I'm still working on a novel that reads, "UNTITLED," at the top of the title page. This is, of course, the norm for me. Generally speaking, it's not until I'm at least halfway through, and quite often not until I'm at the end of something, before I know what the right title is. That's because, quite often, I don't have the foggiest idea what it is I'm writing about until I'm at least half-way through, or, quite often, at the end.
I already had a title that was bouncing around in my head: "Absence of Faith." It was a title I'd tacked onto a never-completed short story some years ago, taken from a chunk of lyric in a Nine Inch Nails song. I'd always liked the way those three words fell together. They seem to say so much with so very little.
But a few months back, another title idea came to me.
I was having a drunken conversation with a roommate who, just before going to bed, said something to me about "significant epiphanies." The rest of his sentence was muddied by out mutual drunkeness.
But the phrase "significant epiphanies" stood out to me.
I'd always liked the word "epiphany", specifically the third definition provided by dicionary.com:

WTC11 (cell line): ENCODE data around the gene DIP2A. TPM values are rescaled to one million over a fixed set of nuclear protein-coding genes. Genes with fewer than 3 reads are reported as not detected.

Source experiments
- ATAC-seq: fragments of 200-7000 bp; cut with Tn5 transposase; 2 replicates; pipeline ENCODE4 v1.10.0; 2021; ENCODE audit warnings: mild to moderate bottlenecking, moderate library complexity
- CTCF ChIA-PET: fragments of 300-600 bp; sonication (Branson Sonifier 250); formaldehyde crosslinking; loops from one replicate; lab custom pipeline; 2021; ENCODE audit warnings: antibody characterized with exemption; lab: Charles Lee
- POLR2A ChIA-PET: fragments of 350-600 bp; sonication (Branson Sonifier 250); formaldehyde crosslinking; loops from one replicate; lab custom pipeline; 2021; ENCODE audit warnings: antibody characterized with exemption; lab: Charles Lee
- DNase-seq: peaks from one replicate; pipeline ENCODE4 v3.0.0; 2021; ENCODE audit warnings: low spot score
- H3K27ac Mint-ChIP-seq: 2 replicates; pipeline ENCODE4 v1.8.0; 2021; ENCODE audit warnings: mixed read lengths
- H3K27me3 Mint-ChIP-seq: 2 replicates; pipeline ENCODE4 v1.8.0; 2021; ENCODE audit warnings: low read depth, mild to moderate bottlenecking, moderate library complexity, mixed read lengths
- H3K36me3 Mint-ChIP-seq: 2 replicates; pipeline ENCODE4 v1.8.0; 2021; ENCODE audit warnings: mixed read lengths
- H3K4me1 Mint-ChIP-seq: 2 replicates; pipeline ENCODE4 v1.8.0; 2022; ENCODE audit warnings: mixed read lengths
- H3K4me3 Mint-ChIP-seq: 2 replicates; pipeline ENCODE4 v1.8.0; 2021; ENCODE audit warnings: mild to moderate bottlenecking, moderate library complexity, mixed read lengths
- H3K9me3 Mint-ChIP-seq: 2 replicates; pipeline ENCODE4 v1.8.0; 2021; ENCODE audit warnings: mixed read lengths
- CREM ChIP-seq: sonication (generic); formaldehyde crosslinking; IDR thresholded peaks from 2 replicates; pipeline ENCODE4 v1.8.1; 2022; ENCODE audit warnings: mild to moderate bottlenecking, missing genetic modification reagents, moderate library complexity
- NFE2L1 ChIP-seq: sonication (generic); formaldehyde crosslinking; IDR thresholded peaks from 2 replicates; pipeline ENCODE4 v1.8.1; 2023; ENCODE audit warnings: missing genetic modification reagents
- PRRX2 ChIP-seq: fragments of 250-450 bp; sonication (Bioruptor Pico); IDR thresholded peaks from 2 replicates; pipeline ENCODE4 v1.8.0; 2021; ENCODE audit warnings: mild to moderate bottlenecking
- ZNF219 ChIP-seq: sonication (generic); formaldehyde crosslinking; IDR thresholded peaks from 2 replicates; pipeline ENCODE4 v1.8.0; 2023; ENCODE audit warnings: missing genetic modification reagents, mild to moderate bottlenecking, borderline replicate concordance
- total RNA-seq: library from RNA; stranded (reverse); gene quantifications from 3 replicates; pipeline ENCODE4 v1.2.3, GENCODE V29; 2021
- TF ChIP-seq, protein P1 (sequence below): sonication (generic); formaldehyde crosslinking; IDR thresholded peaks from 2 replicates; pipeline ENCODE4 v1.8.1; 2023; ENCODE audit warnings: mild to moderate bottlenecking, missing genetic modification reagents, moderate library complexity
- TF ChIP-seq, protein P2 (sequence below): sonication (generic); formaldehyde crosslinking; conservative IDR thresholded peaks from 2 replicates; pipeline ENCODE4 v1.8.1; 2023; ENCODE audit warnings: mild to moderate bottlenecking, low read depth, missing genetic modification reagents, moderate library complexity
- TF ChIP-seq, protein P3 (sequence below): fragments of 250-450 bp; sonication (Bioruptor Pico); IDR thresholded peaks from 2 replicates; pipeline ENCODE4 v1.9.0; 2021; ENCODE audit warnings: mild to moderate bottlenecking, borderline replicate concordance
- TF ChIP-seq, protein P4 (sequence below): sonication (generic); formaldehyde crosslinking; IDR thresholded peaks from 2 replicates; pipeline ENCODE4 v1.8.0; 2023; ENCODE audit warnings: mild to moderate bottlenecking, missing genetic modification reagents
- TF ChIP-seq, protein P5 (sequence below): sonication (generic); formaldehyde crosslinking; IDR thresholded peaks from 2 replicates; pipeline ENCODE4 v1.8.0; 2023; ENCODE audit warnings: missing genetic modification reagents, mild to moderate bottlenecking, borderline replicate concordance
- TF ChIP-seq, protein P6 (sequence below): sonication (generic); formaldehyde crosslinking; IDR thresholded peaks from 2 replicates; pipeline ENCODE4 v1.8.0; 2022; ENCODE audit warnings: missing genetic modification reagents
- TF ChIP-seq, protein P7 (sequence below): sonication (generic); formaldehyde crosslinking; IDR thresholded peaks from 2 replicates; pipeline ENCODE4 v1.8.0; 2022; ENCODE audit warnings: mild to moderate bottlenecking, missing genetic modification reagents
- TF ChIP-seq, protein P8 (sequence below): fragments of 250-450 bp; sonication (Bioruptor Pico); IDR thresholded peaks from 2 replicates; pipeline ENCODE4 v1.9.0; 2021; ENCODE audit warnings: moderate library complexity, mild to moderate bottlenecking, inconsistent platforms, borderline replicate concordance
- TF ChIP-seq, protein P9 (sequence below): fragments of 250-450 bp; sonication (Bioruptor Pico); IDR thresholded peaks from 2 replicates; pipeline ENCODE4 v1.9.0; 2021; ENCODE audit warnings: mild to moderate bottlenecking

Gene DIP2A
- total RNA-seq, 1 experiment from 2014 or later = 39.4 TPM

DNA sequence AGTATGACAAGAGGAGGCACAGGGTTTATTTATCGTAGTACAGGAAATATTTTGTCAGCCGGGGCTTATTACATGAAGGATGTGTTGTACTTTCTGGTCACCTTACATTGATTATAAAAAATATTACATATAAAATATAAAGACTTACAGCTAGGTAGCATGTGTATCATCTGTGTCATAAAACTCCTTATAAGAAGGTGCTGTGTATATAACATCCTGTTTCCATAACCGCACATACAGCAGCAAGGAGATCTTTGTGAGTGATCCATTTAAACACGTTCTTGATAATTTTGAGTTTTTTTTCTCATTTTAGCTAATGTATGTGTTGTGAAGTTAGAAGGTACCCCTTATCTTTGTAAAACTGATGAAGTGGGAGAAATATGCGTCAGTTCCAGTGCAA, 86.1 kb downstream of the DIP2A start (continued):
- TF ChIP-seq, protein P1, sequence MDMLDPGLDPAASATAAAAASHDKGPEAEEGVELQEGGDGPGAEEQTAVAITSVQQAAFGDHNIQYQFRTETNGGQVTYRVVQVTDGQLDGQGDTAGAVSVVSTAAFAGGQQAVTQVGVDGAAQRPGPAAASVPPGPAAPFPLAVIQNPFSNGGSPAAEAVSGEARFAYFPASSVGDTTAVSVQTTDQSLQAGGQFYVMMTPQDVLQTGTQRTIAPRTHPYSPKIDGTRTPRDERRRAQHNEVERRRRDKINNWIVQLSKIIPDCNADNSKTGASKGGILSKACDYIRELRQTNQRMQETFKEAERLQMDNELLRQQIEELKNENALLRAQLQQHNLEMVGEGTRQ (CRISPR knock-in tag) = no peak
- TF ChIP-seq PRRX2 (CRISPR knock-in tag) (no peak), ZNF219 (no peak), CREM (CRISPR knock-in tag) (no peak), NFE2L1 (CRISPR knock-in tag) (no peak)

a sudden, intuitive perception of or insight into the reality or essential meaning of something, usually initiated by some simple, homely, or commonplace occurrence or experience.And so the two-word phrase hung around in my head for awhile, mostly because I liked the word epiphany, and because the character in the novel would have a few, and because they would, occasionally, be significant.
But something about it bugged me too. Too many syllables. Too clunky. Too awkward. It needed something to help clean it up.
After a few days, my brain came up with something new -- one word the same, one word completely new: "Everyday Epiphanies"
Still a lot of syllables, sure, but it's made a little easier to swallow by the fine use of alliteration. Which I usually detest. Well, which I always detest. But for some reason, this one I could swallow. Because it worked. Because it wasn't the significant epiphanies that I cared about. The significant ones always stand out. That's what makes them significant. It's the everyday epiphanies, the ones we almost don't notice, the ones that you almost throw away, those are the extraordinary ones. And those are the ones that are the most important to my character.
So there it is -- a second title option, making two titles with two very opposite meanings. Both very appropriate for one novel.